TODD TIMMCKE can be reached at
LINDA JENKINS is the NWLawyer
editor and can be reached at
In this issue, we say thank you and goodbye to NWLawyer’s longtime managing editor/graphic designer
Todd Timmcke. After 13 years of service
to the WSBA, he is headed off to his next
adventure in Chicago. He shares his
parting thoughts in this guest column.
Best wishes, Todd. You will be missed by
us all. — L.J., Ed.
by Todd Timmcke
Iwill be leaving my position as the man- aging editor/graphic designer of NW- Lawyer on Sept. 1. It
will be nearly 13 years since I
started at the WSBA and during that time I have designed
nearly 150 issues of the magazine and nearly 10,000 pages.
I’ve been a behind-the-scenes
type of guy, but I wanted to
take this opportunity to say
hello … and goodbye.
I’ve been lucky in my career. I’ve been fortunate to
have a job which is creative,
challenging, involves working with words and ideas, and
where the end product is something you
can touch and hold in your hands. It’s
been a joy to help create a publication
that will be seen by potentially 35,000
(or more) people.
These lyrics from “Putting It Together,” from Stephen Sondheim’s musical
Sunday in the Park with George, sum up
my job as graphic designer/managing
editor fairly well.
Bit by bit,
Putting it together.
Piece by piece
Only way to make a work of art.
Every moment makes a contribution,
Every little detail plays a part.
Having just a vision’s no solution,
Everything depends on execution:
Putting it together
That’s what counts.
While likening NWLawyer to a work of
art may be a stretch, I have approached de-
signing the magazine with the idea that it
should be a quality product that members
can be proud of — something that should
stand the test of time (it’s registered with
the Library of Congress, after all!). I have
strived to create a publication that is easy
to read, substantive, creative, and where
design enhances the message. I recall
spotting a woman reading the magazine
on the bus. After introductions, she told
me that she liked the magazine very much
and then confided that she wasn’t embar-
rassed to show the magazine to her friends
and colleagues. I took that as a compli-
ment! I hope our team has produced a
publication that is worthy of its readership
and one that members are proud of.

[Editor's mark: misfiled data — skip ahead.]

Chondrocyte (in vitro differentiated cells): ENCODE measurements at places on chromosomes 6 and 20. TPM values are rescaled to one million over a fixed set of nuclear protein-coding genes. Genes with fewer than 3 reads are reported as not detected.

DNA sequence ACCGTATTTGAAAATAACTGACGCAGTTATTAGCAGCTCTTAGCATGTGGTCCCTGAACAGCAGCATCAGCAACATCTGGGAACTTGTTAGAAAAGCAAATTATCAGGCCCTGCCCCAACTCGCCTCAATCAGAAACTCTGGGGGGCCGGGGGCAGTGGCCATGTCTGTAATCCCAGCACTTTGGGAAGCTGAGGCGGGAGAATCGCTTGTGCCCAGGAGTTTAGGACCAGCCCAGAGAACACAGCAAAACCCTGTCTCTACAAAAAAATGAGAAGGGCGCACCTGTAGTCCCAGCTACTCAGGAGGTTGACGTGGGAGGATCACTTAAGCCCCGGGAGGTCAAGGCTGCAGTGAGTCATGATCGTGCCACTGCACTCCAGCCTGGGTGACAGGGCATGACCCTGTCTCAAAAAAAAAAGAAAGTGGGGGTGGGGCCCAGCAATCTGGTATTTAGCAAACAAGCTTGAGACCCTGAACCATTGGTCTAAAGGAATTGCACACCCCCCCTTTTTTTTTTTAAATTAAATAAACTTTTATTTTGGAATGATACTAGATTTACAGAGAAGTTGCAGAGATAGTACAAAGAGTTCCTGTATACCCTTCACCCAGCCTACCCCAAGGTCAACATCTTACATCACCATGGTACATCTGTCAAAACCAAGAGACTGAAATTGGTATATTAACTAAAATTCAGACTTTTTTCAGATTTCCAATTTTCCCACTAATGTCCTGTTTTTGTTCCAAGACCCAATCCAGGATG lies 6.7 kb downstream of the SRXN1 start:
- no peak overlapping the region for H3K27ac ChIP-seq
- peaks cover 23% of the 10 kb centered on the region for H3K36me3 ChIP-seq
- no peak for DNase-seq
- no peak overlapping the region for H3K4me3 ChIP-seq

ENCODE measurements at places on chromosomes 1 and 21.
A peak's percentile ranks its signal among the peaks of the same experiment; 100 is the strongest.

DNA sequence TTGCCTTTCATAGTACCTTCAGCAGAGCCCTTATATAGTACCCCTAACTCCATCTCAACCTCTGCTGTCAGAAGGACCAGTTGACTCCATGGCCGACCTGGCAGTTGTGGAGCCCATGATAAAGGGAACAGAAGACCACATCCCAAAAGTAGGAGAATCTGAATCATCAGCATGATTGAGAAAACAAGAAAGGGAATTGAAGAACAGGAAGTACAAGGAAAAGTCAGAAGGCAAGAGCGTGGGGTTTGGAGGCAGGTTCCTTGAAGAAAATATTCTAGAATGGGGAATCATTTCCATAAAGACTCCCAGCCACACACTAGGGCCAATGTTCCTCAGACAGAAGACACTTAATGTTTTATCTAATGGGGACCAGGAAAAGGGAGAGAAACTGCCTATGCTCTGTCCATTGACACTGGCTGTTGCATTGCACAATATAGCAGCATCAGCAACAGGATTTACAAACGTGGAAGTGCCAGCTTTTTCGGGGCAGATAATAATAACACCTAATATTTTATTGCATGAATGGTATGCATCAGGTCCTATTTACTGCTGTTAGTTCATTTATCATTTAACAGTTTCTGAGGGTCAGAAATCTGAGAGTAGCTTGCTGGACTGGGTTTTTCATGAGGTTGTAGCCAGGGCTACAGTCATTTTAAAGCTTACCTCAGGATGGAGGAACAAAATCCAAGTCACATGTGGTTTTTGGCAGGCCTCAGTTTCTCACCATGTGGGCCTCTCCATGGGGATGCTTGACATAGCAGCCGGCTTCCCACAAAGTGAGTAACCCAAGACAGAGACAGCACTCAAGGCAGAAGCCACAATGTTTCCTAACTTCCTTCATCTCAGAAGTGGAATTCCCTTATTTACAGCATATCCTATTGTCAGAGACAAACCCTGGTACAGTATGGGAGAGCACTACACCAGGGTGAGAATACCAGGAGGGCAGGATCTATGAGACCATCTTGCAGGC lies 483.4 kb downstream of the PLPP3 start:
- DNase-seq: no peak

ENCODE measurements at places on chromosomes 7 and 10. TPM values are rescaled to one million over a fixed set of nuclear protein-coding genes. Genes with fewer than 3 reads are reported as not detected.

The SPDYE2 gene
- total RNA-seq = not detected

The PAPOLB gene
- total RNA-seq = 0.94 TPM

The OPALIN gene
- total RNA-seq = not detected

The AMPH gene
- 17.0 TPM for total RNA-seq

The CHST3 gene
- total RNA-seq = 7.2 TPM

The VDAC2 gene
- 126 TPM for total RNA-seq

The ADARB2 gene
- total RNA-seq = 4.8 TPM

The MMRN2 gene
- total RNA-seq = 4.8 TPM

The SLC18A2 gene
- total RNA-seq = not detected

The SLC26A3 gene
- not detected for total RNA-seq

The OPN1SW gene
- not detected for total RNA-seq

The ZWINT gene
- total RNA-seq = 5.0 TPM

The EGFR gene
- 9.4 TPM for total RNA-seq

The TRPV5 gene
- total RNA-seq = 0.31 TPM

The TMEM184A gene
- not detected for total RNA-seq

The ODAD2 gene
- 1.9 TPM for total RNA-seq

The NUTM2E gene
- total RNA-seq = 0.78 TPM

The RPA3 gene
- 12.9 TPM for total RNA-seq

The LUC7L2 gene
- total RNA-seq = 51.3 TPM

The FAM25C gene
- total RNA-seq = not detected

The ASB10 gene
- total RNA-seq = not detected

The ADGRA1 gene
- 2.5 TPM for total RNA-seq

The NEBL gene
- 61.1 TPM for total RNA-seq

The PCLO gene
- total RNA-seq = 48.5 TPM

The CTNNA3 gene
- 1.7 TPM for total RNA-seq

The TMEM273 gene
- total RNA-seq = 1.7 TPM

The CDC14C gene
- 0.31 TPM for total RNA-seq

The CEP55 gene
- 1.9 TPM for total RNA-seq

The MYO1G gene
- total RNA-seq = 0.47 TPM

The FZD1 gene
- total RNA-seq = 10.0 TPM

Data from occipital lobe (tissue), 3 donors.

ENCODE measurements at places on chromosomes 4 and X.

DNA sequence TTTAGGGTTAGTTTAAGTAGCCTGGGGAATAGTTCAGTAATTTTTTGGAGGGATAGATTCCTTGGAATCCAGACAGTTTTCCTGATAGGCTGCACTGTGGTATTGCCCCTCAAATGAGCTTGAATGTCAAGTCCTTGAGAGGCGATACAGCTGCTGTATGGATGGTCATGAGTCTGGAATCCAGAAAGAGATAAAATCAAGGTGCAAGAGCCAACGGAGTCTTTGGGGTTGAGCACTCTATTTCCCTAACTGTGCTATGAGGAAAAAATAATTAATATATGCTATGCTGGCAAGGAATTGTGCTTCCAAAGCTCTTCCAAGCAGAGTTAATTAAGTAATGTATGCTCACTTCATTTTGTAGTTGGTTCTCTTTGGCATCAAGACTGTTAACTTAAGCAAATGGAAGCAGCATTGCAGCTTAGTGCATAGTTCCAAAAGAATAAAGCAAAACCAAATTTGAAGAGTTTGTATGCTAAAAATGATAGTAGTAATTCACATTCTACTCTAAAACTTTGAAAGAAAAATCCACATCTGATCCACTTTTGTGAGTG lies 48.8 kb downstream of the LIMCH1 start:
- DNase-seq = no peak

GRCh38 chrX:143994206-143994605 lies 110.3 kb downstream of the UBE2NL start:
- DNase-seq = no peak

The job has come with its challenges. The lyrics to the song above
Art isn’t easy
Every minor detail is a major decision
Have to keep things in scale
Have to hold to your vision …
There hasn’t been an issue of the magazine that we have put to bed that didn’t
present its struggles. It hasn’t been easy
trying to produce something fresh, something of quality in a strict deadline-driven
environment. I thought it would become
easy and routine, but it hasn’t. Which has
been a good thing. I am sure that is what
kept me going and held held my interest
through the years.
When reviewing my time working
at the WSBA, other Stephen Sondheim
songs come to mind. There was “Not a
Day Goes By” that I didn’t think about the
magazine, its content, or solving a graphic
dilemma; “I’m Still Here”
for those countless nights
and weekends worked
when trying to meet con-
stant deadlines; (I Think
I’m) “Losing My Mind” for
when I was sure I forgot to
include something critical;
“I’ve Got You to Lean On”
for the help and guidance I
have received (props to the
WSBA Editorial Advisory
Committee), and “Move
On” for the transforma-
tion of the magazine from Bar News into
Even though you may
be surprised at the small
number of people who put
actual hands on in produc-
ing NWLawyer, I want to
give heartfelt thanks to these
people for supporting me
through the years: Stephanie
Perry, Amy Hines, Judy Ber-rett, Joni Jabker, Linda Jenkins, RaeLani Valaile, Jennifer Olegario, and Debra Carnes.
And I know things now,
Many valuable things,
That I hadn’t known before …
I’ve learned a lot. I know that working
in a creative and challenging job you love
is a privilege. That positive social change
doesn’t occur without the law, lawyers,
and visionaries. That recognizing the
power of your profession (whatever that
may be, but especially the legal field) is a
first step to doing some good in the world.
Thanks for the opportunity. Thanks for
everything. Time to “Move On.” NWL